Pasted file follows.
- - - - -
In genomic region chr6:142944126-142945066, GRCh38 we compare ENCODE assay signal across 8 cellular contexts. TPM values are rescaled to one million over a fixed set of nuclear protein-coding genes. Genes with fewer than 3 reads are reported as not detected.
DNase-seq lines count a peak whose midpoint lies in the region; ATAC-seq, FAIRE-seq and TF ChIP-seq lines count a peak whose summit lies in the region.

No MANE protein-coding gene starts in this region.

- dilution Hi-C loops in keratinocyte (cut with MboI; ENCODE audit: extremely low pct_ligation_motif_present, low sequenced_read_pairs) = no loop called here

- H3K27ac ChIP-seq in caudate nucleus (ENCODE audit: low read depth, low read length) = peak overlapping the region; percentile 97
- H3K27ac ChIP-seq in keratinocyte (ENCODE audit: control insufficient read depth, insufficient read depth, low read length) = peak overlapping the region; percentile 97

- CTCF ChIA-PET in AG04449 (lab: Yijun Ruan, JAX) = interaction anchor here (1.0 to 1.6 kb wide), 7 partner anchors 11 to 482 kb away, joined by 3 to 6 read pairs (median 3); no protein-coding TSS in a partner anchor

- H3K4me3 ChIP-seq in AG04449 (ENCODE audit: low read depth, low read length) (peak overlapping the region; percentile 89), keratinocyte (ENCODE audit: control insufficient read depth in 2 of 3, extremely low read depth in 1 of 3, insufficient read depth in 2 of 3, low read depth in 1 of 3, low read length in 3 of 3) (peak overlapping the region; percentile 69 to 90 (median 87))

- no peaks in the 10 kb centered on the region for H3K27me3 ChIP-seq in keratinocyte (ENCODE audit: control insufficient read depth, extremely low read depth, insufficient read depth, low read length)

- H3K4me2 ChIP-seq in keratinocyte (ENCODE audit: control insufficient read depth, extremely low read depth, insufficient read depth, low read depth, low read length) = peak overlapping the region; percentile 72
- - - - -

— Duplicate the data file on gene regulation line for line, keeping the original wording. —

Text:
In genomic region chr6:142944126-142945066, GRCh38 we compare ENCODE assay signal across 8 cellular contexts. TPM values are rescaled to one million over a fixed set of nuclear protein-coding genes. Genes with fewer than 3 reads are reported as not detected.
DNase-seq lines count a peak whose midpoint lies in the region; ATAC-seq, FAIRE-seq and TF ChIP-seq lines count a peak whose summit lies in the region.

No MANE protein-coding gene starts in this region.

- dilution Hi-C loops in keratinocyte (cut with MboI; ENCODE audit: extremely low pct_ligation_motif_present, low sequenced_read_pairs) = no loop called here

- H3K27ac ChIP-seq in caudate nucleus (ENCODE audit: low read depth, low read length) = peak overlapping the region; percentile 97
- H3K27ac ChIP-seq in keratinocyte (ENCODE audit: control insufficient read depth, insufficient read depth, low read length) = peak overlapping the region; percentile 97

- CTCF ChIA-PET in AG04449 (lab: Yijun Ruan, JAX) = interaction anchor here (1.0 to 1.6 kb wide), 7 partner anchors 11 to 482 kb away, joined by 3 to 6 read pairs (median 3); no protein-coding TSS in a partner anchor

- H3K4me3 ChIP-seq in AG04449 (ENCODE audit: low read depth, low read length) (peak overlapping the region; percentile 89), keratinocyte (ENCODE audit: control insufficient read depth in 2 of 3, extremely low read depth in 1 of 3, insufficient read depth in 2 of 3, low read depth in 1 of 3, low read length in 3 of 3) (peak overlapping the region; percentile 69 to 90 (median 87))

- no peaks in the 10 kb centered on the region for H3K27me3 ChIP-seq in keratinocyte (ENCODE audit: control insufficient read depth, extremely low read depth, insufficient read depth, low read length)

- H3K4me2 ChIP-seq in keratinocyte (ENCODE audit: control insufficient read depth, extremely low read depth, insufficient read depth, low read depth, low read length) = peak overlapping the region; percentile 72